Caravaggio Techniques and the Camera Obscura

Today I had a lively in-studio conversation with friend, colleague and restorer Eowyn Kerr on Caravaggio, his technique (did he glaze?) and why a painter should never underestimate the potential of a good table cloth.  She was even kind enough to make for me a lovely sketch on how to understand the cross-section of a painting sample (though she refused to sign it) and, in doing so, she suggested to me that Caravaggio did not lay in a lead white base for flesh to then glaze down, but rather, worked with a flesh mid-tone, then made the highlights with a flesh-colored lead white mix.  To be specific: begin the flesh with an “extender white” or “shell white” (once known as “Biacco di San Giovanni”) mixed with some yellow ochre, green earth and vermillion, then, over that, the lead white flesh.

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An Artist’s Bibliography

Listed in alphabetical order by the author’s last name.

On Art Process, Techniques and Materials

  • Aristides, Juliette. Classical Drawing Atelier. New York: Watson-Guptill Publications, 2006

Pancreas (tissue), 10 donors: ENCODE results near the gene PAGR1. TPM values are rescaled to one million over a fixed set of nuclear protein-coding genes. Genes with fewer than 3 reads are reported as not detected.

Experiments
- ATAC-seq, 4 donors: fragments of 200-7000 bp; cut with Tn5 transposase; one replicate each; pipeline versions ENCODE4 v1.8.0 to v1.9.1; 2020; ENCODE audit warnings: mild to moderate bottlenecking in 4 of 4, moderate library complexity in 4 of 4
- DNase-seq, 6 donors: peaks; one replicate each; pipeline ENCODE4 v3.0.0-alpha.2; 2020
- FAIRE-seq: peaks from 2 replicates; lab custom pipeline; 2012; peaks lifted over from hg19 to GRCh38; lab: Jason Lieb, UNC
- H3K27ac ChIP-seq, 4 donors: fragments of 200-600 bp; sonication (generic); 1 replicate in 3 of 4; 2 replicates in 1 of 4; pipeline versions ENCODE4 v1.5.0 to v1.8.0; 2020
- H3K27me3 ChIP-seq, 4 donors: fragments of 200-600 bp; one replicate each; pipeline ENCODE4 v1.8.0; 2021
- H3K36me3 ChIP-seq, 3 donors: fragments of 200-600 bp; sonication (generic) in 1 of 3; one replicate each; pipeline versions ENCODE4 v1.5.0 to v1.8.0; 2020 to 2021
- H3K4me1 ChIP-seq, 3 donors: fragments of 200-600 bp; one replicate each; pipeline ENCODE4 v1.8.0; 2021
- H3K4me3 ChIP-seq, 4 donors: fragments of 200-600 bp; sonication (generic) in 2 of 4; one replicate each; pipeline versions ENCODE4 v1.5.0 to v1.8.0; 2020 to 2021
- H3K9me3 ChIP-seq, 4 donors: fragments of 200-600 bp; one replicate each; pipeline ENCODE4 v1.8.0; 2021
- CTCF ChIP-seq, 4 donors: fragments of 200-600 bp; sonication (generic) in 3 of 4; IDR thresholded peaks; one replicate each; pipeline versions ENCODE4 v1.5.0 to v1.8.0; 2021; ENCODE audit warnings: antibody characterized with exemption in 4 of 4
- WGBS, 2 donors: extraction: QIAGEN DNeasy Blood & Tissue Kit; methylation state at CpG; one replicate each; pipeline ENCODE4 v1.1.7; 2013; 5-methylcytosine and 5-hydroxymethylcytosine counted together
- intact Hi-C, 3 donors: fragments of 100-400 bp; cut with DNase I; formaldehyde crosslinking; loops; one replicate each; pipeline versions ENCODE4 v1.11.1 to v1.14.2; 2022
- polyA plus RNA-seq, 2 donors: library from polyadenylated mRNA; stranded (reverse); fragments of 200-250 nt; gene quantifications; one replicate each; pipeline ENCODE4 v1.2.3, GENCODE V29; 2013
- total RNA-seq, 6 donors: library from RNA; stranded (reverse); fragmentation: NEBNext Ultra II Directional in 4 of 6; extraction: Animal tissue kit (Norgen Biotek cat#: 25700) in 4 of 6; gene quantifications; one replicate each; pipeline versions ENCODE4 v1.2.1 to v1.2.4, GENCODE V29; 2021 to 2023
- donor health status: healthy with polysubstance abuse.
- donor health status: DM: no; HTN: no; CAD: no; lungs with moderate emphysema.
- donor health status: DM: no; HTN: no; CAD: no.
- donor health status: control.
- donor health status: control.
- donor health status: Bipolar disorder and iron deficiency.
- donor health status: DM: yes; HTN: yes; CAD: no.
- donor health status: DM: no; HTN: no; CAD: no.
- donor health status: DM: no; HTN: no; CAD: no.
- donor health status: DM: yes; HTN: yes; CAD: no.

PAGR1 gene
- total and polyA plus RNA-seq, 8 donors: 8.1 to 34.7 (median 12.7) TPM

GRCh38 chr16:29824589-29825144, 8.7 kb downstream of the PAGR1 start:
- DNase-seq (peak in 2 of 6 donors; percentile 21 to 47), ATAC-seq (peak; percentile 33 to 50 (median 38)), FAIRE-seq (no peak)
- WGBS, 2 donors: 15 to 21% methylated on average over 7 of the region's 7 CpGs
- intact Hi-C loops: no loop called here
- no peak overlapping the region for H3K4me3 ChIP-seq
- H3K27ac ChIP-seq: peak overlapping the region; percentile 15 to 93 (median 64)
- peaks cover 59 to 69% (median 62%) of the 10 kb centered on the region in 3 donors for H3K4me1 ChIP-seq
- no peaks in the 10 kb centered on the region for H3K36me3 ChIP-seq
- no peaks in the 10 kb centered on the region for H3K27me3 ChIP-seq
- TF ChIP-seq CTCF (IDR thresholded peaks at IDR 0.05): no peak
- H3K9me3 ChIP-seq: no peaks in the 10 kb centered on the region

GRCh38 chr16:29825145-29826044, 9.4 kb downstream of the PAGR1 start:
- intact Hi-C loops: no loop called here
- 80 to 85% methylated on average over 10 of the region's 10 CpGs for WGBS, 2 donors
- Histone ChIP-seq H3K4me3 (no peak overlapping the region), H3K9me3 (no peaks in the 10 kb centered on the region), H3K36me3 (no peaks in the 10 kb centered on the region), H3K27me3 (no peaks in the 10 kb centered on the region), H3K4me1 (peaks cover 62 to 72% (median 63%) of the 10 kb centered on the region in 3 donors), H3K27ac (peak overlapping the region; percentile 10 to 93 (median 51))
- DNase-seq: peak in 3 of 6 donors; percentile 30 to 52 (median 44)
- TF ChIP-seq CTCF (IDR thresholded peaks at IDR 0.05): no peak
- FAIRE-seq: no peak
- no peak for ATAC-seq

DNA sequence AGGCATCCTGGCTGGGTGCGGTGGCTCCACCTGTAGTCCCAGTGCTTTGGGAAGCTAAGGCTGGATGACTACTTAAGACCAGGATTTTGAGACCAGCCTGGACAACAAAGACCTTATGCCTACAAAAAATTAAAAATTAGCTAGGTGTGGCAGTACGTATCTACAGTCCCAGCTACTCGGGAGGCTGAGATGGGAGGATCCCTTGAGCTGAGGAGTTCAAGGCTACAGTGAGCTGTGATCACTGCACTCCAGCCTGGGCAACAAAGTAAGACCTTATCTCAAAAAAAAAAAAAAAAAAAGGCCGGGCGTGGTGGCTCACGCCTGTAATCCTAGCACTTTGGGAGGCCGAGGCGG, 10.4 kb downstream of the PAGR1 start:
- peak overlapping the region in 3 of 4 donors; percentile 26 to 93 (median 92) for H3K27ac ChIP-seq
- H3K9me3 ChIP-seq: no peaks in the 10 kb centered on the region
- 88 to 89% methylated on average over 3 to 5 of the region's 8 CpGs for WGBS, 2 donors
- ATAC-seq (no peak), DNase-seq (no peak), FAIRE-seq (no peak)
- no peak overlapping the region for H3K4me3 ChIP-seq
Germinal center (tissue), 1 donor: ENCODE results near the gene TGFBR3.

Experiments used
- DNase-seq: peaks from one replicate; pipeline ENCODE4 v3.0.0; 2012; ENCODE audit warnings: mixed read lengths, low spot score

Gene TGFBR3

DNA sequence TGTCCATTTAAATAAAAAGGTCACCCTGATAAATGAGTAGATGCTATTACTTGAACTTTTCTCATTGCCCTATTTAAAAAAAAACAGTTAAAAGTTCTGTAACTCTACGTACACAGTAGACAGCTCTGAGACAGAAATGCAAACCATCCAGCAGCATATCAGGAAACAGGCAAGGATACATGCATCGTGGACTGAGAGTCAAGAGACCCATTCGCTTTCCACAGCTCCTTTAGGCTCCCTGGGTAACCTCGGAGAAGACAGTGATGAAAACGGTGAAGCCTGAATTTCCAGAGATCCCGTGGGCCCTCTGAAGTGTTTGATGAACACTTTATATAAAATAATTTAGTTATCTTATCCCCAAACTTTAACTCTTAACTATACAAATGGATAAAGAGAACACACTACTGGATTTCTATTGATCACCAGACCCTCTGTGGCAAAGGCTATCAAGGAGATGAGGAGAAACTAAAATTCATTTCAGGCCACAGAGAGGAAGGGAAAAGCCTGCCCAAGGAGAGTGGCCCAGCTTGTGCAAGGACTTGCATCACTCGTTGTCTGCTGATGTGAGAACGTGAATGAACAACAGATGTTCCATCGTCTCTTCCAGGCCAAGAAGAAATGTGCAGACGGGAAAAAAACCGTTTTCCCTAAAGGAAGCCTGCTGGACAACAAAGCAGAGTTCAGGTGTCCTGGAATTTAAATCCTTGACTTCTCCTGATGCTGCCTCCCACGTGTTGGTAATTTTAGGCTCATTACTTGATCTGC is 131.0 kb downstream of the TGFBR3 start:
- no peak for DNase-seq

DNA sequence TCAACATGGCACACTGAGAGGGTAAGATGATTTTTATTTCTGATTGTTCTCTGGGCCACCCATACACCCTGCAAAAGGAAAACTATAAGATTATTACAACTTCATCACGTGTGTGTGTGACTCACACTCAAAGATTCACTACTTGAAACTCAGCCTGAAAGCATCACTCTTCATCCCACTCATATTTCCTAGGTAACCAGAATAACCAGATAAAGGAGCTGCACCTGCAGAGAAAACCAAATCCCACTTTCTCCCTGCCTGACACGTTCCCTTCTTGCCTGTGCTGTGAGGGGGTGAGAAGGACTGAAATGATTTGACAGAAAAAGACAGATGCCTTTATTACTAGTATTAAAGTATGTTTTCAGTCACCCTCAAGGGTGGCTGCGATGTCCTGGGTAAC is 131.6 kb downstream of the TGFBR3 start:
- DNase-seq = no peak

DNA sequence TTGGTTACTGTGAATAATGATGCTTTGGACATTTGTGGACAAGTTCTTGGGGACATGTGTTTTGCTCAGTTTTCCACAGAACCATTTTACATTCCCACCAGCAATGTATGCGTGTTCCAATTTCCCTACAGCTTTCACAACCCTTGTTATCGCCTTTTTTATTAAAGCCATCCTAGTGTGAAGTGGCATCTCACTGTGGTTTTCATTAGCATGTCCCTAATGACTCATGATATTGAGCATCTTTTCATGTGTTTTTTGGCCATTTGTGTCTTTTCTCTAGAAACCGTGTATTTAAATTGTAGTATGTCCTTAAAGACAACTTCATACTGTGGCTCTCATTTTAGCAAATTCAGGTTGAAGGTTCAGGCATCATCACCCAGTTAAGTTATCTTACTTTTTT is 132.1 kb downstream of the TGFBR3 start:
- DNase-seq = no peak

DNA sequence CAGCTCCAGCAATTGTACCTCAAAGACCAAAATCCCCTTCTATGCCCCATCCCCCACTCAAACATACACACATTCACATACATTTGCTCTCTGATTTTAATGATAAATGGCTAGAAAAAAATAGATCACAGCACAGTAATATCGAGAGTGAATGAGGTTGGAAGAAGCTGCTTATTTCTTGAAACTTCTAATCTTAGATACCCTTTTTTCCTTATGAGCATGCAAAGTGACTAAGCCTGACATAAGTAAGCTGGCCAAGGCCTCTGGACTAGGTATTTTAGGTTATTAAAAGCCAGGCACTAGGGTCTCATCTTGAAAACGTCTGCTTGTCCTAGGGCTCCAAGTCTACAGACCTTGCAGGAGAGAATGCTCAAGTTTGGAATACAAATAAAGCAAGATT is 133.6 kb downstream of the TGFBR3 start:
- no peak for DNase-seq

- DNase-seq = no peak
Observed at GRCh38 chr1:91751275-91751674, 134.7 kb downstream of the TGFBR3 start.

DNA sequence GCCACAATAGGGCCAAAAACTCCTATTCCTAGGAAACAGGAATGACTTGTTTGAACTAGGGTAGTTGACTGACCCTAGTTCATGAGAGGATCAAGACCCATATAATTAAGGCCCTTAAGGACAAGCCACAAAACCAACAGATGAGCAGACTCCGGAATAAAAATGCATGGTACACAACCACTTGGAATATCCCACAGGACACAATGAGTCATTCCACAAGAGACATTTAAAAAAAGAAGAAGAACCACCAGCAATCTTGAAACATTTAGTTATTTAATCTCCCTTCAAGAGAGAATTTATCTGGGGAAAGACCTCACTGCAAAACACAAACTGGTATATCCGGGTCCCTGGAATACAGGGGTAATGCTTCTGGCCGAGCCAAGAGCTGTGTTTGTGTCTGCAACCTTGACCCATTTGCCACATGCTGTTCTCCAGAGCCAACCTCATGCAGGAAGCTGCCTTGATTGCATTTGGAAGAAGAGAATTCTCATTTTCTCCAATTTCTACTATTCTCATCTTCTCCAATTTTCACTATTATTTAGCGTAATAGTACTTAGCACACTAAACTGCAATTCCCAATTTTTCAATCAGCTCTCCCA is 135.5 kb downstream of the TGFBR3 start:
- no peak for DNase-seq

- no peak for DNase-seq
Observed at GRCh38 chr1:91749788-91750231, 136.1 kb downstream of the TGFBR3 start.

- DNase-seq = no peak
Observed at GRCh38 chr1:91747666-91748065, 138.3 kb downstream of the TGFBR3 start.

• Aristides, Juliette. Classical Painting Atelier.  New York: Watson-Guptill Publications, 2008
  • De Boisbaudran, Lecoq.  The Training of the Memory in Art | The Education of the Artist. London: Macmillan and Co., Limited, 1911
  • Eastlake, Sir Charles Lock. Methods and Materials of Painting of the Great Schools and Masters. New York: Dover Publications, Inc., 2001
  • Speed, Harold.  Oil Painting Techniques and Materials. New York: Dover Publications, Inc., 1987

On Artists, Art and History

  • Alpers, Svetlana.  The Vexations of Art, Velazquez and Others.  London: Yale University Press, 2007
  • Clark, Kenneth.  The Nude.
  • Holland, Tom.  Rubicon.
  • King, Ross.  Michelangelo and the Pope’s Ceiling.  London: Penguin Books Ltd., 2003
  • Parenti, Michael.  The Assassination of Julius Caesar.  New York: The New Press, 2004

On Deck – The Books On My Reading List

  • Farington, Joseph.  Memoirs of Sir Joshua Reynolds.
  • Sir Joshua Reynolds.  Discourses on Art.

Books to Look For:

  • George Cooke and T.L. Busby.  The Cartoons of Raphael d’Urbino.
  • Leon Batista Alberti.  On Painting.